Spruce waste extract shows beverage emulsion potential: Study

By Stephen Daniells

- Last updated on GMT

Related tags Locust bean gum Emulsion

Carbohydrates in the waste water of softwood mills may stabilise beverage emulsions, and offer alternatives to established favourites like guar and locust bean gum, says a new study.

Galactoglucomannan (GGM) from spruce were more effective for stabilising beverage emulsions than guar gum, Konjac glucomannan, and locust bean gum, according to results published in the journal LWT - Food Science and Technology​.

“This study is the first indication of the potential of GGM as a stabilizer of food emulsions and shows that GGM is an interesting option for an emulsion stabiliser to be studied further in future,” ​wrote lead author Kirsi Mikkonen from the University of Helsinki.

Galactomannans, like guar gum, are commercially important for the food industry and are extensively used as stabilizers, thickeners, emulsifiers and gelling agents.

The research, performed in collaboration with scientists from the USDA’s Agricultural Research Service (ARS) and Finland’s Abo Akademi University, builds on earlier studies from the two Finnish universities published in Carbohydrate Polymers​ (May 2008, Vol. 72, pp. 197-210).

When FoodNavigator reported on this earlier study in 2007, Professor Stefan Willfor from Abo Akademi University told this website that, according to computerised/ theoretical upscaling calculations from Sweden (Persson et al., Appl. Biochem. Biotechnol​. 2007) for GGM production for the packaging industry, prices of less than $700 per ton GGM were suggested, “which is quite reasonable"​, he said.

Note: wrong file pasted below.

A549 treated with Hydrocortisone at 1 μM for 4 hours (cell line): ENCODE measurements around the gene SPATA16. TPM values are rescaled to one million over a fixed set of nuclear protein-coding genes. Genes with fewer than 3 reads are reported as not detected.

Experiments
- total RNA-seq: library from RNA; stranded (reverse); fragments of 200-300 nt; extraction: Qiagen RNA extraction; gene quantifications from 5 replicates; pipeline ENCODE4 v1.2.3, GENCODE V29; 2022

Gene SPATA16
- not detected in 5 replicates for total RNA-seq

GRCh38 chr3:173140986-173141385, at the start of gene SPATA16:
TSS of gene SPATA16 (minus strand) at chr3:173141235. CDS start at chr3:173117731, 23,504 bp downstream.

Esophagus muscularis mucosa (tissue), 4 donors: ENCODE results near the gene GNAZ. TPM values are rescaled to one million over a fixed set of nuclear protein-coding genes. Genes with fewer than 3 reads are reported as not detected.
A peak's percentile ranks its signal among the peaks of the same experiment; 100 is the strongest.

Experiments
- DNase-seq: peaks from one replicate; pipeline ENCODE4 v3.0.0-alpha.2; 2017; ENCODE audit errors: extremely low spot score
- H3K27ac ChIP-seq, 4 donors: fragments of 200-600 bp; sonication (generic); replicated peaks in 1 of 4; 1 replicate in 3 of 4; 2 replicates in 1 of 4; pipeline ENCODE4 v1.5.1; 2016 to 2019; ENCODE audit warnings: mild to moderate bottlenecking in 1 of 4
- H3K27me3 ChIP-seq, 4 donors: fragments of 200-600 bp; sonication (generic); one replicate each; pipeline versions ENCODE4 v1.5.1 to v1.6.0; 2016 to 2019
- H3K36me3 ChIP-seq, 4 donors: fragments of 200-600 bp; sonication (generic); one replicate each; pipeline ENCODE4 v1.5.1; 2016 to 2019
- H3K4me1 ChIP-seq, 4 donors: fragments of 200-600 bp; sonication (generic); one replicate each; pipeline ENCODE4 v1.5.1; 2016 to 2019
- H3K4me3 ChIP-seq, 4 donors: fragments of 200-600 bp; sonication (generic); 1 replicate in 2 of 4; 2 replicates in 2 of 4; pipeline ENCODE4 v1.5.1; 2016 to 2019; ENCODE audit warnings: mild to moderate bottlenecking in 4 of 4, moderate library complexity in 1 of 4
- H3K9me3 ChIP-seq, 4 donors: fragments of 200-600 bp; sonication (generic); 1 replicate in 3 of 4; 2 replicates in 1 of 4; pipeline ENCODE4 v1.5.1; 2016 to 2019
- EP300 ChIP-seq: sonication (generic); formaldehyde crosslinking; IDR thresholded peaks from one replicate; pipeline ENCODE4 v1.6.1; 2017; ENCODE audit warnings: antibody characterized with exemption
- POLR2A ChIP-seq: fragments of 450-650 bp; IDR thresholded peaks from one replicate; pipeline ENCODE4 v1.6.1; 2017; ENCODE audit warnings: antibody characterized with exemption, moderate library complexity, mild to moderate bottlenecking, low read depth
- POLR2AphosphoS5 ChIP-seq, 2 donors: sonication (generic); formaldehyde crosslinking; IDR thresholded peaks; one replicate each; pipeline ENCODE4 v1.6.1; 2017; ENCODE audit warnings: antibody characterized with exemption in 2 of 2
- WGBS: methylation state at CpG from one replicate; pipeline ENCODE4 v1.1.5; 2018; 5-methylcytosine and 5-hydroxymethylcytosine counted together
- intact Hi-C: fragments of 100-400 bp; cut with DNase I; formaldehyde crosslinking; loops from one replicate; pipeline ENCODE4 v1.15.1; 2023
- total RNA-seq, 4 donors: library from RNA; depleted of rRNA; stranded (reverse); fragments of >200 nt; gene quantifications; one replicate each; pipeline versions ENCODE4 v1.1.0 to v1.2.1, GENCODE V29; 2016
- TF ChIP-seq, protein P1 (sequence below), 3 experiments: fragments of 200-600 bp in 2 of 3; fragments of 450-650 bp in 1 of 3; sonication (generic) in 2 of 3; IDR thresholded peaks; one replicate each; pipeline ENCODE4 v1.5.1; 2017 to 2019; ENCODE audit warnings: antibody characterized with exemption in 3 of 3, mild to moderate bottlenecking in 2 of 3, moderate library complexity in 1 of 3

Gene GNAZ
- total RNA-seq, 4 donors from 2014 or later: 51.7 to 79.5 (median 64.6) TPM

Mikkonen, a doctoral student at the Department of Food Technology, told this website that these figures are the best reference of price that currently exists.

The new study investigated the stabilising effect of spruce GGM on emulsions in model beverages, and compared the results to guar gum and locust bean gum galactomannans, konjac glucomannan, and corn arabinoxylan.

Mikkonen and her co-workers report that the GGM increased the cloudiness (turbidity) of emulsions both immediately and after 14 days of storage at room temperature. Furthermore, the GGM emulsions had higher cloudiness than the emulsions containing other mannans.

In terms of stability, the researchers report that GGM was more effective as an emulsion stabiliser than both guar gum and locust bean gum.

“A beverage emulsion is a complex system in which many factors, such as molar mass, branching, concentration, viscosity, and dilution of the stabilizing hydrocolloid have a profound effect on emulsion stability. Thus, despite the similarities in the sugar composition of GGM and other mannans, they differed significantly in emulsifying performance,”​ wrote the researchers.

A microscopy study showed that the GGM particles measured less than one micrometre in diameter.

In an email correspondence, Mikkonen cautioned that the research of GGM emulsions is in an early stage and that industry has not been involved to date.

“We are currently studying the formation of edible films from GGM, but in future we are interested in new projects also on the emulsification properties of GGM,”​ she said.

The study was funded by the Foundation for Research of Natural Resources in Finland, the Finnish Funding Agency for Technology and Innovation (Tekes), and the Academy of Finland.

Source: LWT - Food Science and Technology​Volume 42, Issue 4, Pages 849-855“Mannans as stabilizers of oil-in-water beverage emulsions”​Authors: K.S. Mikkonen, M. Tenkanen, P. Cooke, C. Xu, H. Rita, S. Willfor, B. Holmbom, K.B. Hicks, M.P. Yadav

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